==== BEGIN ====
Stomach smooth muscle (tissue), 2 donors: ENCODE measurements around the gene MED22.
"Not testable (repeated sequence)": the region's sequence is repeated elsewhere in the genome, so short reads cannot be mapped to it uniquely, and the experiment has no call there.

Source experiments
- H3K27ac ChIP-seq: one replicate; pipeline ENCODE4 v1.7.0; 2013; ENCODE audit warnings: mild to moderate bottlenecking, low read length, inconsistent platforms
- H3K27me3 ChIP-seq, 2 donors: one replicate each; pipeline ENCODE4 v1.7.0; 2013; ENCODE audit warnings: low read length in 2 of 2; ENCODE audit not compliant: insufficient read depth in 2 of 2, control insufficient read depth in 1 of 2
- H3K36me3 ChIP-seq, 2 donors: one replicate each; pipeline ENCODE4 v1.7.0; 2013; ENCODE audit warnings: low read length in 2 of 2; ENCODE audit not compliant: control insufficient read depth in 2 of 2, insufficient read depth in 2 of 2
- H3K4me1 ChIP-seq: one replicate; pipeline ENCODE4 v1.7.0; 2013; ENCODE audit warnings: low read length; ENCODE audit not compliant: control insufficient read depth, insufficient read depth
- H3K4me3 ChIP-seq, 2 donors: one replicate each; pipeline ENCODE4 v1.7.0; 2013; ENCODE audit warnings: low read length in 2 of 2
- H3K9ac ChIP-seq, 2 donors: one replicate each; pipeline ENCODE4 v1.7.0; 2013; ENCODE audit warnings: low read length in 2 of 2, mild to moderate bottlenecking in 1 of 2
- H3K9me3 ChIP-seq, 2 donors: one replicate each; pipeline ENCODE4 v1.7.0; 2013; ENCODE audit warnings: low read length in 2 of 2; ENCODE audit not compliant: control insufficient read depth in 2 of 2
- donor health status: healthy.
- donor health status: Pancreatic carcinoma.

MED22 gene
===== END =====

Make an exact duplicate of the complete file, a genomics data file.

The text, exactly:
Stomach smooth muscle (tissue), 2 donors: ENCODE measurements around the gene MED22.
"Not testable (repeated sequence)": the region's sequence is repeated elsewhere in the genome, so short reads cannot be mapped to it uniquely, and the experiment has no call there.

Source experiments
- H3K27ac ChIP-seq: one replicate; pipeline ENCODE4 v1.7.0; 2013; ENCODE audit warnings: mild to moderate bottlenecking, low read length, inconsistent platforms
- H3K27me3 ChIP-seq, 2 donors: one replicate each; pipeline ENCODE4 v1.7.0; 2013; ENCODE audit warnings: low read length in 2 of 2; ENCODE audit not compliant: insufficient read depth in 2 of 2, control insufficient read depth in 1 of 2
- H3K36me3 ChIP-seq, 2 donors: one replicate each; pipeline ENCODE4 v1.7.0; 2013; ENCODE audit warnings: low read length in 2 of 2; ENCODE audit not compliant: control insufficient read depth in 2 of 2, insufficient read depth in 2 of 2
- H3K4me1 ChIP-seq: one replicate; pipeline ENCODE4 v1.7.0; 2013; ENCODE audit warnings: low read length; ENCODE audit not compliant: control insufficient read depth, insufficient read depth
- H3K4me3 ChIP-seq, 2 donors: one replicate each; pipeline ENCODE4 v1.7.0; 2013; ENCODE audit warnings: low read length in 2 of 2
- H3K9ac ChIP-seq, 2 donors: one replicate each; pipeline ENCODE4 v1.7.0; 2013; ENCODE audit warnings: low read length in 2 of 2, mild to moderate bottlenecking in 1 of 2
- H3K9me3 ChIP-seq, 2 donors: one replicate each; pipeline ENCODE4 v1.7.0; 2013; ENCODE audit warnings: low read length in 2 of 2; ENCODE audit not compliant: control insufficient read depth in 2 of 2
- donor health status: healthy.
- donor health status: Pancreatic carcinoma.

MED22 gene